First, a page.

In the years since OneBusAway took over the realtime arrival market, Busview, the old UW website that provides recent bus locations rather than expected arrival times, has been quietly doing its job, largely forgotten.

That may change thanks to Andrew Filer,* a local programmer who (among other things) runs a site that indexes trademarks . Filer has updated the Busview concept with a new website named busdrone. “The biggest problem [with busview] is that it’s a Java applet, and I think a large percentage of people just don’t have the ability to run applets anymore,” Filer explained. “Mapping has also just gotten a lot nicer and more flexible since Busview’s mapping code was written, and so I think Google Maps sets the bar fairly high for anything that uses custom maps.”

After what Filer estimated to be about 30 hours of work, busdrone launched last Sunday. “Eric [Butler] just suggested it one day, and it’s actually kind of a fun problem to begin with, because it was like, ‘how do I figure out this busview software,’ which was written in the late 90s, I think. I  basically ended up decompiling Java and figuring fdall that stuff out and it was a good challenge, but then it was like, ‘ah, it’s kind of useful,’ so I’m still working on it!”

The color code is not yet clearly explained on the site. Most buses are blue; when there hasn’t been a position report for 10 minutes, it turns gray. The SLU streetcar is Black, Red, and Purple, corresponding to the actual colors of those streetcars. Link, of course, has no public real-time data.

At the moment, it’s hard to tell at a glance which direction the bus icon is moving. Filer has the heading information and should have the indicator running within a week or so. Another problem is that the icons don’t show up on some mobile browsers, including my Android phone. In the next “week or two,” Filer expects to tweak the site to work on more browsers. A beta version currently incorporates the OneBusAway feed, which includes Pierce and Intercity Transit, and that should also be stable in the next week or so.

Currently, when you click on an icon it shows all possible paths that bus route could take. Filer can use the OneBusAway data to instead display the path relevant to that trip. He is also toying with the idea of connecting it to webcam feeds so that you can physically see the bus on its way.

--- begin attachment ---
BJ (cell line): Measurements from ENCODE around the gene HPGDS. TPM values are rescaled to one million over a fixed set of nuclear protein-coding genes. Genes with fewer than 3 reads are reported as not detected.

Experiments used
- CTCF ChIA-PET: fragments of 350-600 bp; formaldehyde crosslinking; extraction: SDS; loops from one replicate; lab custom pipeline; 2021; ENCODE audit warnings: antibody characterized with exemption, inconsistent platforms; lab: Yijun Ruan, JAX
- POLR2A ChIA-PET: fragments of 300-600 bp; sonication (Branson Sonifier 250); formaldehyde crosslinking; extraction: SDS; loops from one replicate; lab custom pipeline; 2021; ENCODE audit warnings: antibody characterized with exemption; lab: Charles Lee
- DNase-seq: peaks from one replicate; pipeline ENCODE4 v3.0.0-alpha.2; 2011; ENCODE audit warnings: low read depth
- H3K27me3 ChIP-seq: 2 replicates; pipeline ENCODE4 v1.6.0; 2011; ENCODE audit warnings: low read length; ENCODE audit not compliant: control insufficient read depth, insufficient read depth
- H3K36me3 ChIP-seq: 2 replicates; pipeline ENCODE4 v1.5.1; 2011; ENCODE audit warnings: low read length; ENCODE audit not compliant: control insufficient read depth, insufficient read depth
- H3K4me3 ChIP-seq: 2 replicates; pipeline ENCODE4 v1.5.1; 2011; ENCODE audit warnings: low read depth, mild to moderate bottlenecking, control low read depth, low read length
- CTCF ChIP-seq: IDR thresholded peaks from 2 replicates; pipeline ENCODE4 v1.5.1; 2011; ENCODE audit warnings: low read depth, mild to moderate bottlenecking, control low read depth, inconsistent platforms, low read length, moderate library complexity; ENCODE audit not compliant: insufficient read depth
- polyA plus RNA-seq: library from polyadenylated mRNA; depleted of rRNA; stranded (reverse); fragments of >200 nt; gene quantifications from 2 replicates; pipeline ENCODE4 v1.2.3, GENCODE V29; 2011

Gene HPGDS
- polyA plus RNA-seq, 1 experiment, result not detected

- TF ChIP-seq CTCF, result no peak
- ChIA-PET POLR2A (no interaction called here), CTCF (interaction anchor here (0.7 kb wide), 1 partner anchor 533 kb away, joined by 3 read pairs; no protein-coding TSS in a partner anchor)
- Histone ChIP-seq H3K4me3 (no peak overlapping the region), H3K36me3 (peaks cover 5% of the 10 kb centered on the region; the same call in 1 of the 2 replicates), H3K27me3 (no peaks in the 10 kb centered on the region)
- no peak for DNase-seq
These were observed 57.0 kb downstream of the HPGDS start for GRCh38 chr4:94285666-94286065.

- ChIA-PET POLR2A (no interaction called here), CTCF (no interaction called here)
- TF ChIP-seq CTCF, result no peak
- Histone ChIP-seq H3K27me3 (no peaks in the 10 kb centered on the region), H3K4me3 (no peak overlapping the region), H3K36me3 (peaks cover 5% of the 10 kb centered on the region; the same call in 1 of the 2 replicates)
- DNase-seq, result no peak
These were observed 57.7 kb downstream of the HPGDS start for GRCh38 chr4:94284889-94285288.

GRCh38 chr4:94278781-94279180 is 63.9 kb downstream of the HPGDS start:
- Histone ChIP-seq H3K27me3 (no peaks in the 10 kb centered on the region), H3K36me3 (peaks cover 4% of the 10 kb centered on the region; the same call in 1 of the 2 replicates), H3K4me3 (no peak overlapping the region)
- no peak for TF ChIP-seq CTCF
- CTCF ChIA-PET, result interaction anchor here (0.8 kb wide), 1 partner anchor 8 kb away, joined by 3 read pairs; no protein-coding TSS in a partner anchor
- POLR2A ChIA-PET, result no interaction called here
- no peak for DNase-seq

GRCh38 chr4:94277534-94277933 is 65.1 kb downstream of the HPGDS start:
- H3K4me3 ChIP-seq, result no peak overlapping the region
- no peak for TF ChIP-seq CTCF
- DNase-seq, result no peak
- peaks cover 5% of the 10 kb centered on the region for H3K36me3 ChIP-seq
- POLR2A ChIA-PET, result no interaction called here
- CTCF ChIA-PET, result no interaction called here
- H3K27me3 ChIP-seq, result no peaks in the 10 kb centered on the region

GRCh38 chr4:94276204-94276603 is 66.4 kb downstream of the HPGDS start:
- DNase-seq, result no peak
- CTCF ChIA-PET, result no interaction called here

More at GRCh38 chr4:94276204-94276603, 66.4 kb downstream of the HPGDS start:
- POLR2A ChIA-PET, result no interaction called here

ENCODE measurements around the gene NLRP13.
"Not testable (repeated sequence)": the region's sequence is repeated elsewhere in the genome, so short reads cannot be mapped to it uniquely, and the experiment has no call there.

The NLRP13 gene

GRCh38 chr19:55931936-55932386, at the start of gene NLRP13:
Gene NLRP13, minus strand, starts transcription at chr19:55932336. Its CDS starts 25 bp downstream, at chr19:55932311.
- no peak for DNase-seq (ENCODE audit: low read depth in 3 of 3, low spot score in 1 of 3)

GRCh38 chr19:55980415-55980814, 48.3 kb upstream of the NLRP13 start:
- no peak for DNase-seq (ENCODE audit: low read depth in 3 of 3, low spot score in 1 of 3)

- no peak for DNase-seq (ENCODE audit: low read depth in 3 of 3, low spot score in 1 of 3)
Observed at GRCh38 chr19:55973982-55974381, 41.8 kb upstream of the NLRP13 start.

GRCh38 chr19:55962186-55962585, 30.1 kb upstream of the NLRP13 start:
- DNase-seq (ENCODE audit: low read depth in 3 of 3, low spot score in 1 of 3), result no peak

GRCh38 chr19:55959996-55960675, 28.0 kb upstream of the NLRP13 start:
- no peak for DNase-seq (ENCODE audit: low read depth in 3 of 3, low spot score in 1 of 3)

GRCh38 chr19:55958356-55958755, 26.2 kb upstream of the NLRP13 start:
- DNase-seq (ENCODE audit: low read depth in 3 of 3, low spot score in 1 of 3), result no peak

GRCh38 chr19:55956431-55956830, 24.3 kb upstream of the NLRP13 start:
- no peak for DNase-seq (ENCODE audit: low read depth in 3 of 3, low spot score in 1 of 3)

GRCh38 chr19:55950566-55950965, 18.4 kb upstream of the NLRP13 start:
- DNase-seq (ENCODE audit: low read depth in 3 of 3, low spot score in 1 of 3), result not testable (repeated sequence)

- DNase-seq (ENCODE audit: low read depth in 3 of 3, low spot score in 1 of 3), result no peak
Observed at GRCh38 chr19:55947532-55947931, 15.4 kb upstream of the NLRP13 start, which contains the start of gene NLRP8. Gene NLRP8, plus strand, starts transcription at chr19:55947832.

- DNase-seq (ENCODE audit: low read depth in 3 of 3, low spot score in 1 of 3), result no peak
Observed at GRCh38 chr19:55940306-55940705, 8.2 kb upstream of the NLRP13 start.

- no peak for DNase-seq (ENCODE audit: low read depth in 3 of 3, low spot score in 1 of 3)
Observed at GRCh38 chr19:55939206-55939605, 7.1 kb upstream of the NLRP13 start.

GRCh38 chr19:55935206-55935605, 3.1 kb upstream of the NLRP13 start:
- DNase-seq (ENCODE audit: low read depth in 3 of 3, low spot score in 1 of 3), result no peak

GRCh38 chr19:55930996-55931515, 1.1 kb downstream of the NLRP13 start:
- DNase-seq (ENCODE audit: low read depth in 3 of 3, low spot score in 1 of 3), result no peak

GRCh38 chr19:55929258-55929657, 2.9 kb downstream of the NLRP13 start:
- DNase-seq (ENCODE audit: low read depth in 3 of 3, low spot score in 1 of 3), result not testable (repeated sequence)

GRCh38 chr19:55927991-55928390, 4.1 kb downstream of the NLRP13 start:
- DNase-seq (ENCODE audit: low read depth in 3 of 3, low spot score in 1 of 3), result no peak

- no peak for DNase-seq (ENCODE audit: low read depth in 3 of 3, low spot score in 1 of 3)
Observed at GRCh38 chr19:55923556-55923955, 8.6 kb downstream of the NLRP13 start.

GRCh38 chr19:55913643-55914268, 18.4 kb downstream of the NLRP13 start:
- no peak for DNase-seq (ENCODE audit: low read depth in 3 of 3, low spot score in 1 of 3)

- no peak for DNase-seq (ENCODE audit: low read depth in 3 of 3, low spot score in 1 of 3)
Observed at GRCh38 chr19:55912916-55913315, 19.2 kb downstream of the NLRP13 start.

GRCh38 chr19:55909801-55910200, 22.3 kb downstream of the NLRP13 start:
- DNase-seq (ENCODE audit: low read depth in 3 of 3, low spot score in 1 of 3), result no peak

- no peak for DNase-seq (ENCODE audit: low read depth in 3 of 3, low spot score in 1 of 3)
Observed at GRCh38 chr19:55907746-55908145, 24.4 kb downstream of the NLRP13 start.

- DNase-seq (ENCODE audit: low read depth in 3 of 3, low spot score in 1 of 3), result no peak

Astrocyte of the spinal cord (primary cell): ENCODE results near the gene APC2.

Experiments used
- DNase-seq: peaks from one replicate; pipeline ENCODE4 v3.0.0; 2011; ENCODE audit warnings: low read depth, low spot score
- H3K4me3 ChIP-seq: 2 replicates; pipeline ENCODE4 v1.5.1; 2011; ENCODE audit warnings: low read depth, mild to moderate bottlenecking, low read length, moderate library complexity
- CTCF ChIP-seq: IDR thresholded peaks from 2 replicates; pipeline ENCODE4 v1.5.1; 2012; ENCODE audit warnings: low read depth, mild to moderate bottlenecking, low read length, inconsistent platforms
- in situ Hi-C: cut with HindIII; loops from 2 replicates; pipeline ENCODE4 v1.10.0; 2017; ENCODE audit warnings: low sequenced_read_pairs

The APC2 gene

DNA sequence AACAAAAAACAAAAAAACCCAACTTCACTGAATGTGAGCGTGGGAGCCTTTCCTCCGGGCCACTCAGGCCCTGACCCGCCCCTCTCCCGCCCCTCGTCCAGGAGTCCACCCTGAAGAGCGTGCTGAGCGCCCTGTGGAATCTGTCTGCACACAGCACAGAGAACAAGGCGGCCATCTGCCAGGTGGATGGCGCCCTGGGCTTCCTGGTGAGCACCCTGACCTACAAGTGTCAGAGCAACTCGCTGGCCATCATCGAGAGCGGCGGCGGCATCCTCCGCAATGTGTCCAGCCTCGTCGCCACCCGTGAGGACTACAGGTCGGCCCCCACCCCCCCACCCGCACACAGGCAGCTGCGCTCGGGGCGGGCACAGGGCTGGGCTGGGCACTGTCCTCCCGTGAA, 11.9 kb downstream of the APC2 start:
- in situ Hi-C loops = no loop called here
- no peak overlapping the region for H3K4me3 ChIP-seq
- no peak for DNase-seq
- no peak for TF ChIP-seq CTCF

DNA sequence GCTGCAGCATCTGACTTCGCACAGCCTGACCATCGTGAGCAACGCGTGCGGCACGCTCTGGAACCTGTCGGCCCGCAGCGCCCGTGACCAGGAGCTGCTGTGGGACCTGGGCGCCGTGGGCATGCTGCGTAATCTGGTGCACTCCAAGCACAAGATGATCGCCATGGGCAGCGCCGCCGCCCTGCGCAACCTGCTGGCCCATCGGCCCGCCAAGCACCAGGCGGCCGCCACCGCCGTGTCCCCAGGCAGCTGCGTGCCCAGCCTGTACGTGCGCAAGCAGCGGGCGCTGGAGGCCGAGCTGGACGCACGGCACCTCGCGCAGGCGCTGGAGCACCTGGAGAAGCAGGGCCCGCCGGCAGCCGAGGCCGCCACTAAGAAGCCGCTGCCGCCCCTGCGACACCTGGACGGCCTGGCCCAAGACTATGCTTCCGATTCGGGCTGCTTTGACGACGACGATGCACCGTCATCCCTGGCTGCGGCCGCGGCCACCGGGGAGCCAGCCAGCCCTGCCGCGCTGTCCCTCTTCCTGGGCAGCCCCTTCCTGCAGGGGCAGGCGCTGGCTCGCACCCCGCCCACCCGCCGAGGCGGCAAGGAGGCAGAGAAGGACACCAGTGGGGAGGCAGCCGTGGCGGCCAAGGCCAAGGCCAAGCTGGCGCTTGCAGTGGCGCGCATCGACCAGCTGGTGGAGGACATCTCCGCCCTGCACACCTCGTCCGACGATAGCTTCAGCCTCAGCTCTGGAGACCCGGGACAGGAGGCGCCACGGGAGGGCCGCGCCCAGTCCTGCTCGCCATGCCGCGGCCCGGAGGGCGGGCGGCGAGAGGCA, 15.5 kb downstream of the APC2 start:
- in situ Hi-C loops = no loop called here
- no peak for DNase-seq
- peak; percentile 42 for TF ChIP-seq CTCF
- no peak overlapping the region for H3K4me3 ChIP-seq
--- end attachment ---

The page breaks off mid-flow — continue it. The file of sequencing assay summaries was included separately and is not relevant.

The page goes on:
Filer says that Butler (an STB alum)  is interested in making a mobile app, though he’s not sure when that might be ready.

Busdrone is to onebusaway as a system map is to Trip Planner. One gives you a single answer, digested to what you exactly need to know. Map-based displays let you see all the options at one time. The two approaches complement each other, so it’s good that busview is getting a modern update.

*Andrew also helped out a bit with the STB back end a few years ago.

45 Replies to “Introducing Busdrone”

    1. Well since they’ve said they’re using the same data that feeds Busview, I would assume it’s using GPS data. This is based on the fact that I’ve seen 7000’s on busview, and those never had the old system in them (I believe).

    1. Cool, yes, but is needed for everyday bus use? I could see myself using it on a snow day, but that’s about it.

      1. I certainly would consider using this to try and find routes to various parts of town. Or to explore more bus routes. Or just to stare at.

  1. Nice work. I much prefer Google Maps as the background for just about any map related project. For example, I wish Metro put their routes on Google Maps, instead of a PDF. It it much easier to work with Google Maps than work with a PDF (although much harder to print).

    1. The PDF route maps on Metro’s website are awful. It makes figuring out routes actually quite hard to figure out, and therefore makes it harder to use the bus. If they overlaid their routes onto a Google Maps platform, I would probably use the bus more by virtue of understanding the network of routes better. As it is with the PDFs, it’s so hard to figure out the routes and how the connect/ when they connect.

    2. Metro routes are on Google Maps, in a roundabout sort of way.

      1)Fire up Gmaps with Transit turned on,
      2)zoom in and click on a stop
      3)zoom back out to see the rest of the route(s)